What is glucosamine?

Glucosamine is a simple compound derived from glucose (blood sugar) and the amino acid glutamine and is built into cartilage and many other tissues. Glucosamine helps cartilage cells (chondrocytes) to produce more collagen fibers and proteoglycans, which are necessary for cartilage to absorb and keep water. Glucosamine helps keep cartilage healthy and may help the body repair damaged cartilage.

Glucosamine sulfate, which is used in most studies, is found in small quantities in food. It is produced in our joints by cells that make cartilage. Glucosamine sulfate is actively absorbed and is incorporated into cartilage. Cells that make cartilage use glucosamine as raw material for proteins that bind water in cartilage. These proteins are called glycosaminoglycans (GAGs). Also, glucosamine stimulates cartilage-producing cells to produce GAGs. Glucosamine supplements are typically derived from animal cartilage.

Reviews of glucosamine sulfate research in humans agree that the evidence supports the theory that glucosamine sulfate improves osteoarthritis symptoms and may have a role in correcting the cause of the disease. There are at least nine randomized, controlled trials in humans, comparing glucosamine sulfate to either a placebo or to pain medications. Glucosamine is administered either orally or by injection. All nine trials show glucosamine sulfate to work better than the placebo or as good as pain medications.

Glucosamine is a complex "amino sugar" and forms a building block of glycosaminoglycans which are, in turn, building blocks of cartilage.
Harris H. McIlwain, MD
Glucosamine is a naturally occurring amino sugar found in human joints and connective tissues. It is useful in maintaining lubrication in the joints, stimulate cartilage repair chemistry, and slowing the breakdown of cartilage for cartilage repair. 
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Diet for a Pain-Free Life: A Revolutionary Plan to Lose Weight, Stop Pain, Sleep Better and Feel Great in 21 Days, ADA...sound nutritional, delicious..a godsend to pain sufferers.

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Dr. Michael Roizen, MD
Internal Medicine

Glucosamine is an amino-sugar that your body naturally makes. It acts as a building block for making and repairing cartilage and helping it hold water. Retaining water is important for keeping your joints nicely lubricated and allowing you to move as smoothly as Gene Kelly. If the cartilage in your joints is rough and ragged from osteoarthritis, taking glucosamine may help rebuild it and reduce pain and stiffness. Randomized studies are not definitive, but many swear it helps their bodies repair and maintain cartilage.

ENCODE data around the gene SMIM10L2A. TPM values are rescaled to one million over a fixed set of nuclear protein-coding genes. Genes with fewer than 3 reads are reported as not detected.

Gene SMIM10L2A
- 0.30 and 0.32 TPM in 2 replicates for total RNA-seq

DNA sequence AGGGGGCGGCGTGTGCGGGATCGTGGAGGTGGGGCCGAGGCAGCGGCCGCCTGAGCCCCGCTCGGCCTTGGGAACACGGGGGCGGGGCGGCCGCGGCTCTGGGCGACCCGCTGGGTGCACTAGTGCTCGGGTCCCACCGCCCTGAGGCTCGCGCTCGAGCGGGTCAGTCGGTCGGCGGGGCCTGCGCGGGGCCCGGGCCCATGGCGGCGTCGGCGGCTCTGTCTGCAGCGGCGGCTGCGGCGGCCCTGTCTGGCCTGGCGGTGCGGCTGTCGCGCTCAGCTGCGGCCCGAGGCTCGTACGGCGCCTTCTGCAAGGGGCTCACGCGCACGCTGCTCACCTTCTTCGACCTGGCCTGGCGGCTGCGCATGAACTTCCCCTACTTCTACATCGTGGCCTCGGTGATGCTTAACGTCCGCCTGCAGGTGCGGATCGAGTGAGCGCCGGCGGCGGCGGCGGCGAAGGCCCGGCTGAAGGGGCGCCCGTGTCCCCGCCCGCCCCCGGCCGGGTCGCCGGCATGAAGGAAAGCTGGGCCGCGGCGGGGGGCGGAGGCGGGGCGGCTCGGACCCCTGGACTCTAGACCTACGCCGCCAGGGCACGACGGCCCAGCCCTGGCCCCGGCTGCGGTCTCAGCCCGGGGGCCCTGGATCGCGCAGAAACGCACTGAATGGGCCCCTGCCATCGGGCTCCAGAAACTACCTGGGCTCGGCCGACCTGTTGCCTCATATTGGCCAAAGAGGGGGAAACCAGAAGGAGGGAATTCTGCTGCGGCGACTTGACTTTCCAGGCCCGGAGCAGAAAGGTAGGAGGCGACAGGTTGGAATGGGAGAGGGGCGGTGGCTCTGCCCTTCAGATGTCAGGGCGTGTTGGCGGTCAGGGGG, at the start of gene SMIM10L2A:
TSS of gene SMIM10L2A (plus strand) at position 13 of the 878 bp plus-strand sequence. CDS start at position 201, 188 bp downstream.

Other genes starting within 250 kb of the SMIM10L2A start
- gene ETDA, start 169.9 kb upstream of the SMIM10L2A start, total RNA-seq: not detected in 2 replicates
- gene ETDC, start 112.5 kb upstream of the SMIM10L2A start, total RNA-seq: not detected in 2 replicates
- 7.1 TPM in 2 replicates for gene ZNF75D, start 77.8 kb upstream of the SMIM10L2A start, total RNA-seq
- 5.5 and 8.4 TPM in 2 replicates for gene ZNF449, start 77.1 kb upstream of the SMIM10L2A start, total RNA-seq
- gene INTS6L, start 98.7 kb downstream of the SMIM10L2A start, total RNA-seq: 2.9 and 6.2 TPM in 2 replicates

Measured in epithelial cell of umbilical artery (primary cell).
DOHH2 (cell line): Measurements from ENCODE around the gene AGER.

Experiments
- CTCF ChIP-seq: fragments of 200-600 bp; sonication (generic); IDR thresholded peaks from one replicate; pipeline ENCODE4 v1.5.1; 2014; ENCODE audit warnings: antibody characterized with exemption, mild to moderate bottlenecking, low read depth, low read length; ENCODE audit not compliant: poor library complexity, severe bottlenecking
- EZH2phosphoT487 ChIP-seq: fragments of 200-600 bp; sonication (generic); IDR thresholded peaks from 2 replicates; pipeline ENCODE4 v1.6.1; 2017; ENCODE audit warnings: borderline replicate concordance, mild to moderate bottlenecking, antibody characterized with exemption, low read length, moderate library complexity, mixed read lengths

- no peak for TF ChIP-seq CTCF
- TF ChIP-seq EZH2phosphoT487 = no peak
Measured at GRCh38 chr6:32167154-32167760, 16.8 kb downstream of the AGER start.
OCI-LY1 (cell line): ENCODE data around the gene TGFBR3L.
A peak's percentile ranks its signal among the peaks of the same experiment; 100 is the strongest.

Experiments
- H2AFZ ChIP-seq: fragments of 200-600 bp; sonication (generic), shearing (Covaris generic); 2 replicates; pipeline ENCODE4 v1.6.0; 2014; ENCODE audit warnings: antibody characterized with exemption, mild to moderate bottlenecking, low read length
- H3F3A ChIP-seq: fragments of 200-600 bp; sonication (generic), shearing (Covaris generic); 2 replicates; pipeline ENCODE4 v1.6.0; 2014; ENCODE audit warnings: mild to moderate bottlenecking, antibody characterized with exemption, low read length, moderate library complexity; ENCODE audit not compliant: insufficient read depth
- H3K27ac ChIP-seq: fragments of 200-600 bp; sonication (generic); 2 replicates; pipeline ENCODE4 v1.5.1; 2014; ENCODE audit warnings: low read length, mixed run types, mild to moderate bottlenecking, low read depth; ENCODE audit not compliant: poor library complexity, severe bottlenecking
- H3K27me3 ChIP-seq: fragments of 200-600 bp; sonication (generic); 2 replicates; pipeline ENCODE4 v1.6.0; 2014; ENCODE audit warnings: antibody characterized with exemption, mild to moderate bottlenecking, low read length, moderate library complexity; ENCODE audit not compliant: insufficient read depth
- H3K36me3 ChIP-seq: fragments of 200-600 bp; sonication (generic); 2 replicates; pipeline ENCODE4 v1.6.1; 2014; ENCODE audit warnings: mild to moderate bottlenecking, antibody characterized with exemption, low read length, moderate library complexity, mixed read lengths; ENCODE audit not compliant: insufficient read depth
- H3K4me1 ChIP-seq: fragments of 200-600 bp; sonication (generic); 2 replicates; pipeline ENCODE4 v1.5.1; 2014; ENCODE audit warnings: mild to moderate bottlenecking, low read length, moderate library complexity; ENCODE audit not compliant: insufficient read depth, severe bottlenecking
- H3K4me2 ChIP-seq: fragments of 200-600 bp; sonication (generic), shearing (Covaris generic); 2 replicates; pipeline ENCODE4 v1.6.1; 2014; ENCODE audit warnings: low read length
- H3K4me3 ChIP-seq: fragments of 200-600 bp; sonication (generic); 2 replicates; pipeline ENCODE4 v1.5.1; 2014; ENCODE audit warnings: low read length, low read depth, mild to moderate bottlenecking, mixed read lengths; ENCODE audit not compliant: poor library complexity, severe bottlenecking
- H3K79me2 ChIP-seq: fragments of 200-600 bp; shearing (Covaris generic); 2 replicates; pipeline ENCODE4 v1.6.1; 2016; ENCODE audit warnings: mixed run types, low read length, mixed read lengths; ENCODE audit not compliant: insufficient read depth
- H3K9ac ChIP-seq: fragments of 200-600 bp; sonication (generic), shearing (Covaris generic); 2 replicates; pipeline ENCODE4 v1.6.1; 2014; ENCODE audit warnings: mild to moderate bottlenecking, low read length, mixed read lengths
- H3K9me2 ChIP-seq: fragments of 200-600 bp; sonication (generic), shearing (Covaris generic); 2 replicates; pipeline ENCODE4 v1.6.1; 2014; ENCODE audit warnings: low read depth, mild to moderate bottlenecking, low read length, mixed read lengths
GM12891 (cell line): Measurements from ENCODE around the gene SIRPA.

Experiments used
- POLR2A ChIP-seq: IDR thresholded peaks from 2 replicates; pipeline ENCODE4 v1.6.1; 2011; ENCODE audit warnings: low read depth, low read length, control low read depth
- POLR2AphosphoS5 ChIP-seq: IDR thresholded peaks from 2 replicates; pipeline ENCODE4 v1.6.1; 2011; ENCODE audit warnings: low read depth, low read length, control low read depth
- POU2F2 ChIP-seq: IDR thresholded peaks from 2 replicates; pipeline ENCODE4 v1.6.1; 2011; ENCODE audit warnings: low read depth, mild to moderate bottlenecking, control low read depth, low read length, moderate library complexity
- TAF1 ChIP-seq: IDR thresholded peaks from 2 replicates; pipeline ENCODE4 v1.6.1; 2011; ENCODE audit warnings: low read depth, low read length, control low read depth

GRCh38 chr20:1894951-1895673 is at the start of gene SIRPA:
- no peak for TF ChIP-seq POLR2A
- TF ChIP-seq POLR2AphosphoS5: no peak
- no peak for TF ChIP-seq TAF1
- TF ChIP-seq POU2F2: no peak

Continue Learning about Glucosamine

Who should not take glucosamine?
Stacy Wiegman, PharmDStacy Wiegman, PharmD
Before taking glucosamine, you should speak with your healthcare provider to determine whether it is...
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Does glucosamine cause tingling in hands and feet?
Stacy Wiegman, PharmDStacy Wiegman, PharmD
There seems to be little evidence that glucosamine causes tingling in the hands and feet. In a l...
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What is the function of glucosamine in cartilage?
Stacy Wiegman, PharmDStacy Wiegman, PharmD
The function of glucosamine in cartilage is to stimulate the formation and repair of cartilage. ...
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Are there any side effects of glucosamine?
Stacy Wiegman, PharmDStacy Wiegman, PharmD
As a nutritional supplement, glucosamine is not regulated by the U.S. Food and Drug Administration, ...
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Important: This content reflects information from various individuals and organizations and may offer alternative or opposing points of view. It should not be used for medical advice, diagnosis or treatment. As always, you should consult with your healthcare provider about your specific health needs.